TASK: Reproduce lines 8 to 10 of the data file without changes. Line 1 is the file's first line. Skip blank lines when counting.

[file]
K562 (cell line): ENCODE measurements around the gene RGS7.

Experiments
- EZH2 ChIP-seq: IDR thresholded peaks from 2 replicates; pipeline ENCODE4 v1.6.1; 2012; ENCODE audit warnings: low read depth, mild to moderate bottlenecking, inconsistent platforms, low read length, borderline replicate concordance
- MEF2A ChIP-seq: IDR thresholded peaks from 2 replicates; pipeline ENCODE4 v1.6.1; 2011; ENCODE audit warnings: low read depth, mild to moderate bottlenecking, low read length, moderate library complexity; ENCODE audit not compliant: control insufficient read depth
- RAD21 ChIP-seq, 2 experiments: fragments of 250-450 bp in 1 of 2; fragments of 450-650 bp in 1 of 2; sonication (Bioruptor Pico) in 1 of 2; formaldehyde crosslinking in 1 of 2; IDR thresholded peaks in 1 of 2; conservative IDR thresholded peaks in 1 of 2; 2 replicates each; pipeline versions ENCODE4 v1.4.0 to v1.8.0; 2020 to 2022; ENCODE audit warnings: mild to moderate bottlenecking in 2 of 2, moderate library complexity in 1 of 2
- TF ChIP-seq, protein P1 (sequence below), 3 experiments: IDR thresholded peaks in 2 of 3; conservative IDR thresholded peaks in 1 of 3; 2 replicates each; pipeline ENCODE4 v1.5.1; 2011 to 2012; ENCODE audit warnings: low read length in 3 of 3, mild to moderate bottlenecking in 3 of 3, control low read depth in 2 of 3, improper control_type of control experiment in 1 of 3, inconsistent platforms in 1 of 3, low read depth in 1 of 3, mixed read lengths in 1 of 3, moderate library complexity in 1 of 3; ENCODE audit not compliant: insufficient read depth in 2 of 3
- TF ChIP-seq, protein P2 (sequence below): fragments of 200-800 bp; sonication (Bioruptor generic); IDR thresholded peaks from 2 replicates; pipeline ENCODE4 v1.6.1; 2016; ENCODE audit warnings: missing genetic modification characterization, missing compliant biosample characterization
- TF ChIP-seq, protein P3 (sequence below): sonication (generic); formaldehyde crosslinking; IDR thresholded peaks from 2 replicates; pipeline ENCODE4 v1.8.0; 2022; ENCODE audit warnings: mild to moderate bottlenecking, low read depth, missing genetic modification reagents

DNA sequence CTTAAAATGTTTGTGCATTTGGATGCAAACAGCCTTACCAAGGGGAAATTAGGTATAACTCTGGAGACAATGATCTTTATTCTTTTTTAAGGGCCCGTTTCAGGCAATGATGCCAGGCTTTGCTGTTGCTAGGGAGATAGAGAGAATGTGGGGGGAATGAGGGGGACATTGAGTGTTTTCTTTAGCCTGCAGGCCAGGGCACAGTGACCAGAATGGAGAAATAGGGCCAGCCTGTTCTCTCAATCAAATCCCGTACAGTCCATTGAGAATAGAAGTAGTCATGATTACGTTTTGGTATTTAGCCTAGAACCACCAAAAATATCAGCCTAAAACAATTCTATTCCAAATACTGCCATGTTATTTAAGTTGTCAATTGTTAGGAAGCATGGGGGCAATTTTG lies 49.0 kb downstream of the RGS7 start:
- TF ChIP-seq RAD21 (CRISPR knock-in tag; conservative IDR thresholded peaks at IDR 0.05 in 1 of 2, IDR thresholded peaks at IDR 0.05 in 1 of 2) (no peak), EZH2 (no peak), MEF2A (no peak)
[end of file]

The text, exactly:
- TF ChIP-seq, protein P3 (sequence below): sonication (generic); formaldehyde crosslinking; IDR thresholded peaks from 2 replicates; pipeline ENCODE4 v1.8.0; 2022; ENCODE audit warnings: mild to moderate bottlenecking, low read depth, missing genetic modification reagents

DNA sequence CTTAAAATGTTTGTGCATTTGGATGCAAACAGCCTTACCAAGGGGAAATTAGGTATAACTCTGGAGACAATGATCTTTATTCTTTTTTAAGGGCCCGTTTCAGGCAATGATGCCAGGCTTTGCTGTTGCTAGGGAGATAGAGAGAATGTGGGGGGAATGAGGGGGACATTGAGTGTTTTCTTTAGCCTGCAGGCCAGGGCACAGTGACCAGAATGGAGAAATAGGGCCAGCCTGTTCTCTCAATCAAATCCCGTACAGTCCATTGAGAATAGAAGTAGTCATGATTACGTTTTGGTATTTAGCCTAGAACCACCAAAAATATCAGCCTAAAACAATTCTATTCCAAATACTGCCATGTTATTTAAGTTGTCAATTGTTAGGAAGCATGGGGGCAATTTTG lies 49.0 kb downstream of the RGS7 start:
- TF ChIP-seq RAD21 (CRISPR knock-in tag; conservative IDR thresholded peaks at IDR 0.05 in 1 of 2, IDR thresholded peaks at IDR 0.05 in 1 of 2) (no peak), EZH2 (no peak), MEF2A (no peak)